This preview has intentionally blurred sections. Sign up to view the full version.View Full Document
Unformatted text preview: 5 Laminar External Flow 5.1 The boundary layer A boundary layer is an easy physical concept to grasp; it is the result of the no–slip boundary condition as fluid flows over the surface of an object. Because of viscosity, the fluid directly adjacent to the object is sheared, and this effect is confined to a relatively thin layer parallel to the surface, i.e., the boundary layer. A boundary layer is also a mathematical concept, and ”boundary layer” behavior can occur whenever the higher–order derivatives in a differential equation are multiplied by relatively small parameters. This statement is more arcane, yet it is important in terms of gaining insight into why physical boundary layers are ”thin”, and what solution methods can be used to solve for the transport of momentum and heat across the boundary layers. A simple example – both physical and mathematical – of boundary layer behavior can be seen in a 1–D convective–diffusive problem. Say a uniform, 1–D flow enters a control volume with temperature T . At some distance L downstream, the flow is brought to a new temperature T 1 . All the while the density ρ and the velocity u stay constant. The boundary at x = L might represent, for example, a porous surface which is maintained at T 1 . The steady 1–D energy equation for this situation is ρUC dT dx = k d 2 T dx 2 (1) Denote non–dimensional variables as T = T- T 1 T- T 1 , x = x L (2) and the DE becomes d T d x = 1 Pe L d 2 T d x 2 (3) T (0) = 1 , T (1) = 0 (4) with Pe L = uL α = ρC uL k (5) The solution to this problem is T ( x,Pe L ) = e Pe L- e Pe L x e Pe L- 1 (6) A plot of the results is shown below. 0.2 0.4 0.6 0.8 1 x/L 0.2 0.4 0.6 0.8 1 (T-T 1 )/(T-T 1 ) Pe L = 0.1 Pe L = 1 Pe L = 10 Pe L = 100 Note that as Pe L increases, the temperature distribution goes from being linear to increasingly ”piled up” into a narrow region adjacent to the x = L boundary. Indeed, for Pe L = 100 the temperature is basically 1 uniform at T = 1 – except for a small region of steep gradient at the outflow surface. This region of steep gradient would be considered a boundary layer. The 2 nd –order derivative, for this case, is multipled by the small parameter 1 / 100 = 0 . 01. This might lead one to assume that the 2 nd derivative term could be neglected from the DE – and it could, through most of the flow region. Getting rid of this term would result in d T d x = 0-→ T = constant = 1 (7) where the constant is evaluated from the first BC. However, the problem has two boundary conditions, and the zero–temperature condition must be maintained at the outflow wall. A first–order DE cannot accommodate two boundary conditions, so somewhere the second–order derivative term must become significant. It will become significant in the neighborhood of the T = 0 surface....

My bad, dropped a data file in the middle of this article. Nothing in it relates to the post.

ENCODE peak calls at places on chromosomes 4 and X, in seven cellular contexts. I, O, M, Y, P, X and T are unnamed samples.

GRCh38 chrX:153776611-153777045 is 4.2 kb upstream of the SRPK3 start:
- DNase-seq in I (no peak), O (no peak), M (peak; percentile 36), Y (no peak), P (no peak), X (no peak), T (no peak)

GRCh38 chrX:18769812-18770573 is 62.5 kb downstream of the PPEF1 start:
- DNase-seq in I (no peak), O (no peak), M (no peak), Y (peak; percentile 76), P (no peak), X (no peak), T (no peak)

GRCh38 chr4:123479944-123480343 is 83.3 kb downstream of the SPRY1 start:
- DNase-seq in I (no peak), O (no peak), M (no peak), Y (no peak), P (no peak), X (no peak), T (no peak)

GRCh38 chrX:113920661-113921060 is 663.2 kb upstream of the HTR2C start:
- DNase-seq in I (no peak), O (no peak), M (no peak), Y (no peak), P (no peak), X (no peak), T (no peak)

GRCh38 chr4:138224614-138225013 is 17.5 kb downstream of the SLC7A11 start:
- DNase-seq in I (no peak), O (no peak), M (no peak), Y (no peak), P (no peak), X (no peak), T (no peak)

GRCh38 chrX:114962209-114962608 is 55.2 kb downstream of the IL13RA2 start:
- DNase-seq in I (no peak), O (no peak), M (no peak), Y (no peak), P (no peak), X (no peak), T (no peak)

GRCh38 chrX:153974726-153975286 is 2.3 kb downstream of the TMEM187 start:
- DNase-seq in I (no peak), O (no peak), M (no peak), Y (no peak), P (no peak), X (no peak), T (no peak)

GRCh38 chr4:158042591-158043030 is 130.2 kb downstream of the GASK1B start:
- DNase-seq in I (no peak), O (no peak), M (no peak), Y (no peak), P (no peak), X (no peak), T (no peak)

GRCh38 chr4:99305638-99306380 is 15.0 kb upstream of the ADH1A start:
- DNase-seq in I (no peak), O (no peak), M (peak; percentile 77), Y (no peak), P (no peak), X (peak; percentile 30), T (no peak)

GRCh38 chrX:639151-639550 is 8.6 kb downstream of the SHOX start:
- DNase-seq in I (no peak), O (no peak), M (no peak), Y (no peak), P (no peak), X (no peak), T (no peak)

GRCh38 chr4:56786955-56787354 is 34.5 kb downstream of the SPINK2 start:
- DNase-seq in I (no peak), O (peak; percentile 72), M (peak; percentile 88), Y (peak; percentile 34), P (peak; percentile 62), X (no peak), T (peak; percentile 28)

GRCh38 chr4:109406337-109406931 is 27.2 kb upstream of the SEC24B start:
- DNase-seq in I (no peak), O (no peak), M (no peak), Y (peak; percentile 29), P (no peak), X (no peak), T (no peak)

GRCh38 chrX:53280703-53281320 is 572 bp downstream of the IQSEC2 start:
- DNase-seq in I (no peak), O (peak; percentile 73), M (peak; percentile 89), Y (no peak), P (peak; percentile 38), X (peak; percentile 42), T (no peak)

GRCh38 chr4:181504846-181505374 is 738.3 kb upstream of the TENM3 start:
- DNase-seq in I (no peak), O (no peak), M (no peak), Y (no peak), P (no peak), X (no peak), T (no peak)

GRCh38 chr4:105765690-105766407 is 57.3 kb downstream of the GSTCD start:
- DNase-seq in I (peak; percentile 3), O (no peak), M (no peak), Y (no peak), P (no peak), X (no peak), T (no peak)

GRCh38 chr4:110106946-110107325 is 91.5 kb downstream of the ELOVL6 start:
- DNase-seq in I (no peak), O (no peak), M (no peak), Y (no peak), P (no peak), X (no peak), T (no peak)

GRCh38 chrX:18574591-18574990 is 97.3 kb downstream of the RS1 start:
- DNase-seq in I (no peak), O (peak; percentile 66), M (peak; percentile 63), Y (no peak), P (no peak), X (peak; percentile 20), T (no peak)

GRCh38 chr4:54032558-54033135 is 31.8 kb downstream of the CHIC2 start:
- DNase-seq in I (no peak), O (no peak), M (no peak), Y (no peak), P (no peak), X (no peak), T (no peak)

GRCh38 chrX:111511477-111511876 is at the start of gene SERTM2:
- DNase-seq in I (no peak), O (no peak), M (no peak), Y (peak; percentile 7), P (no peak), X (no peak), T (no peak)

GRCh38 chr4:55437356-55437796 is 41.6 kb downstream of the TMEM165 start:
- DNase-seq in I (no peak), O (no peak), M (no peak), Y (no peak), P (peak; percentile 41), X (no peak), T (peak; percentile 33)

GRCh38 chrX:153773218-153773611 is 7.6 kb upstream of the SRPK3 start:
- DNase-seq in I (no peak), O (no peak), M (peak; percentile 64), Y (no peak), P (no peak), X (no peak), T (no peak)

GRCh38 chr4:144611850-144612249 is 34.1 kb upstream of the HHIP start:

View Full Document
This note was uploaded on 09/24/2011 for the course MECH 7220 taught by Professor Staff during the Fall '10 term at Auburn University.
- Fall '10
- Heat Transfer